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Hanley in the Sun-Times:

LOS ANGELES -- Mike Sweetney continued to impress in the Bulls' 96-93 win over the Los Angeles Lakers Sunday night.

The 6-8, 280-pound forward acquired from the New York Knicks as part of Eddy Curry trade, entered the game as the Bulls' second-leading rebounder (8.1 per game) and fourth-leading scorer (11.6). He scored 20 and grabbed 12 rebounds against the Lakers.

''I think Mike's played very well for us all year, whether off the bench or starting,'' Bulls coach Scott Skiles said. ''We'd like to even get him more involved. We'd like to get him the ball more and see what he can do. We're trying to drive that point home, we'd like to play off him inside because he also passes the ball out of there very well. It's something our guys are trying to get used to.''

Bulls center Tyson Chandler said Sweetney's presence helps him.

''He helps me with rebounding because people concentrate on him,'' Chandler said. ''Then I can get easy putbacks."
And here:

LOS ANGELES -- Mom's homecooking turned out to be health food for Los Angeles-area native Tyson Chandler.

''She had the barbecue rolling and everything going,'' said the Bulls 7-1 center, who dined on everything from pork chops, cornbread, and sweet potatoes.

But it was the heaping helping of confidence that Chandler's mother and family dished out that helped calm the anxiety that was eating at him before the Bulls' dramatic 96-93 win over the Los Angeles Lakers.

The victory snapped the Bulls' three-game losing streak this trip.

''It cleared my mind of everything,'' said Chandler, who grabbed a game-high 15 rebounds and was a defensive machine in the waning minutes of the victory. ''I had a talk with my mom and my brother-in-law, and they were like: 'You're not having fun out there.'

''I didn't look like the person they know and love. My brother-in-law called me again before the game and said, 'Remember man, clear your mind and play.'''

Chris Duhon, who had 11 of his team-high 21 points in the fourth quarter, buried two three-pointers in those final five minutes. But Chandler's defense was as important. He blocked Andrew Bynum's lane attempt with 40.8 seconds left and the game tied at 93. Luol Deng (14 points) grabbed the loose ball and called timeout.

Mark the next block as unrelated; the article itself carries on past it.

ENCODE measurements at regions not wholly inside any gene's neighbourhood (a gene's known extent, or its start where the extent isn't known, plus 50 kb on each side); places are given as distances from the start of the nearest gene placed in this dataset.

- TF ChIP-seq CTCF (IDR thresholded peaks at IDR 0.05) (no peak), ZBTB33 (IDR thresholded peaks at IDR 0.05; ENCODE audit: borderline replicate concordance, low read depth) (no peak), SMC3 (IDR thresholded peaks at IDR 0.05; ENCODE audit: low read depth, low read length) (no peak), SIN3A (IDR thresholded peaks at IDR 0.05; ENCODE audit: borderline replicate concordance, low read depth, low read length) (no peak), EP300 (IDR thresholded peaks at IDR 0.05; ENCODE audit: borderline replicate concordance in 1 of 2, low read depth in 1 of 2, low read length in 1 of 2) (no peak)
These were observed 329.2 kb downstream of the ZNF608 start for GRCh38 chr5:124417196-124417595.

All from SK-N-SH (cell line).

''That timeout came at a good time,'' said Kirk Hinrich, who had 16 points and eight assists. ''Because the wheels were starting to fall off there. We just came out, played with poise, and just forgot about the last five or six minutes where it had been just downhill, it was just killing us.''
Smith in the Tribune:


LOS ANGELES -- Lakers coach Phil Jackson was musing before Sunday night's game about just how the Bulls would try to deal with Kobe Bryant.

"I don't see why they'll even go guard the other guys," Jackson said. "They should all go just guard him. Put five against one."
The Bulls threw everything they could at Bryant. Duhon, Andres Nocioni, Luol Deng, Hinrich and even Eddie Basden, active for the game to guard Bryant, took some duty. Still, Bryant added 13 in the third quarter.

"You do the best you can to limit his touches," Skiles said. "The fact is he can jump over just about anybody in the league and shoot when he wants to. So you have to make it difficult on him and make him take difficult shots. But he's as difficult to match up with as anyone in the league."
McGraw in the Daily Herald:

LOS ANGELES — Tyson Chandler put it well when he said, “When the circus comes to town, we’re the circus on the road.”

It’s been well-documented how the Bulls lost 41 of 42 games since 1998 on their annual November road trip, which coincides with the circus moving into the United Center.
Bulls coach Scott Skiles made a bold move leaving Duhon on the floor late in the game while fourth-quarter specialist Ben Gordon was on the bench.

“I never sell Chris short,” Skiles said. “He has a big heart, he plays hard, and I’ve seen him make big shots before. I’m happy for him. I know he was a little down about the way he’s shot the ball.”
And more of a straight game story here:

LA Daily News:

Maybe it was seeing the Chicago Bulls on the schedule, but Lakers coach Phil Jackson went digging around the film archives on Saturday morning, trying to find tape of the 1991 NBA Finals, a Bulls/Lakers series from a previous era.
What Jackson wanted to show his newest team was just how a superstar guard and his teammates joined in concert on the court. How those Bulls found a balance in their offense and how Michael Jordan handled the double teams that came his way.

One day of film study, as it turns out, wasn't nearly enough for these Lakers. They tried things Sunday night with Kobe Bryant playing 46 minutes and shooting 34 times and lost to the Bulls 96-93 at Staples Center.

"We will have to find another alternative to 34 shots out of 78," Jackson said. "That's too high a percentage of shots for Kobe to take or the team to absorb. We have to do better than that."
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